From the look on his face I knew my worst fear wasn’t unfounded. I jumped from my car and stepped in. The young lady (or maybe more appropriate to call her little girl) caught much attitude and tried to front me off (I’m giving away my age, I know). I didn’t go in on her, but I def let her know her behavior was NOT cool. That it was completely unacceptable. I also intend to follow up with the administration, as chair of the school’s community engagement/school climate committee, I’ll propose workshops on teen dating violence for students AND parents. Oh, baby girl should trust, it’s not over.

See my biggest issue is 1.) girls get trapped into this cycle of violence simply from a place of seeking emotional validation. Being hit (for some crazy reason) is seen as showing affection or love. It only escalates as they get older so they are involved with boys who also have the idea of affection twisted 2.) boys are taught not to hit girls, that that is a most egregious offense. Yet when they are being hit, no one steps in to advocate for them or to reprimand the girl.

My mind gave a lens into a potential future for this child who hit this boy, left on the side of a road in the dark of night with black eyes and busted lip abandoned and victim to her boyfriend who she has played hitting games with since she met him. The residual shame, physical and emotional wounds will not heal easily and could follow her into every relationship she ever has. It will reach her children, and the cycle continues.

I also see the future of the boys who play these games. That rush of adrenaline and aggressive testosterone will over take him while his buddies tease him about being hit by a girl or a girl fronting on him, the need to “check” his playmate/girlfriend, until his actions have him spiraling out of control in a rage that leaves his play mate in serious condition and him locked away in a jail cell.

This is real.

This is why I do not tolerate anybody, male or female, putting their hands on others. It is not the way to play.

Hitting games…homegirl don’t play that!

Am I being too extreme? What are your non-compromise zones for youth/teens?

Did you know:

  • Across CDC studies, 15-40% of youth report PERPETRATING some form of violence towards a boyfriend/ girlfriend
  • Perpetrating dating violence in adolescence increases the risk of perpetrating violence toward a partner in adulthood

Are you around teens? Recognize the signs…

Click here for research and stats

Check out more teen dating facts from CDC

Raise awareness- February is National Teen Dating Violence Prevention & Awareness Month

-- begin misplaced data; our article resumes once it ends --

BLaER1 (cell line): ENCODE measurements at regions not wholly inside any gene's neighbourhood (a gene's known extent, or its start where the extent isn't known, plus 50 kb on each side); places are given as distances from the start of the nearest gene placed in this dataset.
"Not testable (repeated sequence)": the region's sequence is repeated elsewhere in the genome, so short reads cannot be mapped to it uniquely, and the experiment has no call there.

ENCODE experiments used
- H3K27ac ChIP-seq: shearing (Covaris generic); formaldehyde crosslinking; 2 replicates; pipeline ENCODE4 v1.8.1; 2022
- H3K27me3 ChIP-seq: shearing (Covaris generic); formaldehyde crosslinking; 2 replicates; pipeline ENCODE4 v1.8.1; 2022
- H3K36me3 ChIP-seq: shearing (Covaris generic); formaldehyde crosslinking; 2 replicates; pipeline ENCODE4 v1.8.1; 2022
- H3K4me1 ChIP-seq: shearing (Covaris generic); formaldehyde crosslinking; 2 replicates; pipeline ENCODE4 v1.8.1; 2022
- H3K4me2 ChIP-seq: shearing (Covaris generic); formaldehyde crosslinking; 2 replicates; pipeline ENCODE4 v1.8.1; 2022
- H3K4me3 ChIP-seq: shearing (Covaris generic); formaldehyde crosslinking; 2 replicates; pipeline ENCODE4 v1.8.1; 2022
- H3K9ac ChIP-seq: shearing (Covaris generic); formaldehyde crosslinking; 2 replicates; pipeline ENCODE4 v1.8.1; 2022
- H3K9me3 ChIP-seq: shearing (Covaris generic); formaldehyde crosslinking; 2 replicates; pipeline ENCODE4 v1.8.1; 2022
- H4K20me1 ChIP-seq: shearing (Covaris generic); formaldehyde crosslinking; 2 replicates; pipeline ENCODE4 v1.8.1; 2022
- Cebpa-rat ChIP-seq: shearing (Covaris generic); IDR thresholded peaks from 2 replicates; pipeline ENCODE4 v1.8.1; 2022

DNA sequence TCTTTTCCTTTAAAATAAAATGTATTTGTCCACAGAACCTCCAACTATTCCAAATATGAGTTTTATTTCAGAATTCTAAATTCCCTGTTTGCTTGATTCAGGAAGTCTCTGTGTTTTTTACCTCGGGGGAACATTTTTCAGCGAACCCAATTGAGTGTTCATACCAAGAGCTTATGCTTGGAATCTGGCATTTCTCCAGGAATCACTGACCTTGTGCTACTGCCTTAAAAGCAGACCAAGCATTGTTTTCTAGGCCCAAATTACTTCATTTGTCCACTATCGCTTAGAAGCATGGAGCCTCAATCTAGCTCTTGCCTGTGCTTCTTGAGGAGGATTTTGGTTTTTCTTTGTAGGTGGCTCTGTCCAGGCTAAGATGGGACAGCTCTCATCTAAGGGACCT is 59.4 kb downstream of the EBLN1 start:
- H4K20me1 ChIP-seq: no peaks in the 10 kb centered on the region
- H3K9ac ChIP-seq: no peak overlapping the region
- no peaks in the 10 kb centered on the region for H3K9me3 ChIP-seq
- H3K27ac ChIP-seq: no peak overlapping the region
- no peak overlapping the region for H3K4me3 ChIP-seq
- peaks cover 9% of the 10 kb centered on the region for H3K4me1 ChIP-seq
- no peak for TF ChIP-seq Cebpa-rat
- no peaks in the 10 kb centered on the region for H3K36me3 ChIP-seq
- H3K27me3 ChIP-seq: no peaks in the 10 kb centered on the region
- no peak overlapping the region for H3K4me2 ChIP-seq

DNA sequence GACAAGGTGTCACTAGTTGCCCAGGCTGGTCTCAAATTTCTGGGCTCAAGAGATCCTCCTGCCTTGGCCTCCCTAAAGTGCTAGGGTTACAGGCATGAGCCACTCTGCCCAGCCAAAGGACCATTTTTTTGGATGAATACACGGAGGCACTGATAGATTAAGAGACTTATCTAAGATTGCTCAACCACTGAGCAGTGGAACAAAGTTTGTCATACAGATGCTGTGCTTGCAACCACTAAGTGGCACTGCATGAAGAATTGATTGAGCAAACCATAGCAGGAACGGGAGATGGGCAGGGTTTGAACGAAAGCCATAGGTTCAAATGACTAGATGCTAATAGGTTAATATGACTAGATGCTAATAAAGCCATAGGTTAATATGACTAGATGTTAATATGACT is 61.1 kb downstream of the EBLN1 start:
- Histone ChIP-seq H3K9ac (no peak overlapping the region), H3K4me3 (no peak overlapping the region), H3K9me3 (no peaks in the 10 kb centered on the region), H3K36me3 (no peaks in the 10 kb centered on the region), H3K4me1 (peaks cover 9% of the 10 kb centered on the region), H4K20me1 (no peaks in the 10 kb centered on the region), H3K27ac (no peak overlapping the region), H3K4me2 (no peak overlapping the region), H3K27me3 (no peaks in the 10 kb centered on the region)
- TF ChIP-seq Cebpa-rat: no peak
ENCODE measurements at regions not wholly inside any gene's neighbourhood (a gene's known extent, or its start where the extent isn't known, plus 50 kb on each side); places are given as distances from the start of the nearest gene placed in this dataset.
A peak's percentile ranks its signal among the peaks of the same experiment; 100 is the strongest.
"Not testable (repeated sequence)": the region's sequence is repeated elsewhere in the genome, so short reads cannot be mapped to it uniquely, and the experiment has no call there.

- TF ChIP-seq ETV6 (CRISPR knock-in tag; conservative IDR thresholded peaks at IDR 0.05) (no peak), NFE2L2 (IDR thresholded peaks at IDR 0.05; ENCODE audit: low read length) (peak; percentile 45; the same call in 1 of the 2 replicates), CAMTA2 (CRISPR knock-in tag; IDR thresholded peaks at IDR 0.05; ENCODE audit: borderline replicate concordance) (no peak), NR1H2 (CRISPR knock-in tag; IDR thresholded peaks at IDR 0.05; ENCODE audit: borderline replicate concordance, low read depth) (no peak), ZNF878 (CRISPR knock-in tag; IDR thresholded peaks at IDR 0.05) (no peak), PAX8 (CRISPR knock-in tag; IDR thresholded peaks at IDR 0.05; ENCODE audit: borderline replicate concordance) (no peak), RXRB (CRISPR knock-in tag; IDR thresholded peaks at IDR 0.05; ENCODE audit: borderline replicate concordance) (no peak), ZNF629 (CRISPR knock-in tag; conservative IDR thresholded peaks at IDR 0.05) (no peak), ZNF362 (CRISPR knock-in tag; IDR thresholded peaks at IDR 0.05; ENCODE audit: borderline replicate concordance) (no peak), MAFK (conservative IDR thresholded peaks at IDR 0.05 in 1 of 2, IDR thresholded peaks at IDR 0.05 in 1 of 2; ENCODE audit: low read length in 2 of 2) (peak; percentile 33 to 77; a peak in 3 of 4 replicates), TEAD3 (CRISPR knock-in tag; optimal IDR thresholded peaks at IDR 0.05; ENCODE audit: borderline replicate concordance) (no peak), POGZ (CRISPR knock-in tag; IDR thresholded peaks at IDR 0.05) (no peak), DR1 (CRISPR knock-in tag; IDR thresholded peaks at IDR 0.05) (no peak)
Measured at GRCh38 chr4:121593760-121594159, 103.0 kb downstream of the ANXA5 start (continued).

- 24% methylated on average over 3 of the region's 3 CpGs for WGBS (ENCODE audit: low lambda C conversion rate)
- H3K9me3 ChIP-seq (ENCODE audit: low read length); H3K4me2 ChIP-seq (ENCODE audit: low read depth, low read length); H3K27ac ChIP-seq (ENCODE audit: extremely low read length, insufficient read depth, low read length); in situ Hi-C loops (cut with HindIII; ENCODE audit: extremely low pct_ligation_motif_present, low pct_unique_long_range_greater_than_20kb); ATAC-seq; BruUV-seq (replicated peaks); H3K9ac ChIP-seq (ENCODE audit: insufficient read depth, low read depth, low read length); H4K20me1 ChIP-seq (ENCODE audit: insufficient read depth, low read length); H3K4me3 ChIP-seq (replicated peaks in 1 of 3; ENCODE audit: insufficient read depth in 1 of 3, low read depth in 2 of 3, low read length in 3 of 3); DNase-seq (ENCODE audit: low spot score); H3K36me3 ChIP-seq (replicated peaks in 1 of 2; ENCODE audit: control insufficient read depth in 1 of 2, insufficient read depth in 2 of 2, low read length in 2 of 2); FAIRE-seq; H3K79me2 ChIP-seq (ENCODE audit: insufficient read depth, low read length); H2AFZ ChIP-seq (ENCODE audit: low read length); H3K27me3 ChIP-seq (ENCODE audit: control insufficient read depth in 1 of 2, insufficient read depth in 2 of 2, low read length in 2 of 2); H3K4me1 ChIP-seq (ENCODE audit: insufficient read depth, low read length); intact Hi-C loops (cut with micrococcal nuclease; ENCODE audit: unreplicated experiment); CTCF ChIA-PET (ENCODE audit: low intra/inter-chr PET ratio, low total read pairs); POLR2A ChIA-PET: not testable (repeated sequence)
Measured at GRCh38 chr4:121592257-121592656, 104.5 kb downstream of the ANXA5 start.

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3 responses

  1. I totally agree with this post. I personally believe that physical/verbally aggressive play is unacceptable. It can lead to the development of negative behaviours that if not redirected in the early stages, will progress to self-destructive character traits. As a mother of two young boys I find myself constantly addressing these behaviours but sometimes fall short, letting the playful hits slide sometimes (after all they’re boys that’s how they play…it’ll toughen their skin right? Wrong). As parents (just like children) we kinda learn as we grow and when you know better, you’re obligated to do better. For these reasons I have been trying to make a concerted effort of nipping all the hitting games in the ‘bud’.

  2. Definitely enjoyed this, Sis. I think so often, young people are looking for ways to connect and they don’t always have access to the best models to do this. So, often we come from homes and/or communities where violence exists…be it verbal, emotional, or physical. And when we come from these places, hostility can become deeply embedded into our spirit and pollute our interactions with others…even when we’re trying to be affectionate. We have to surround our kids with love…at all times. We have to provide them with models that show them how to seek intimacy and affection in ways that are healthy. I agree with you 100%. Keep up the great work!

  3. I just finished a book where one of the characters ended up in the hospital for two weeks on life support because she & her husband went from hitting to him almost killing her in a fit of rage. It is important that we teach our children to keep their hands to themselves & learn to express anger in a more productive never physical manner! Kudos for you stepping out & stepping in. We need more mamas like that!!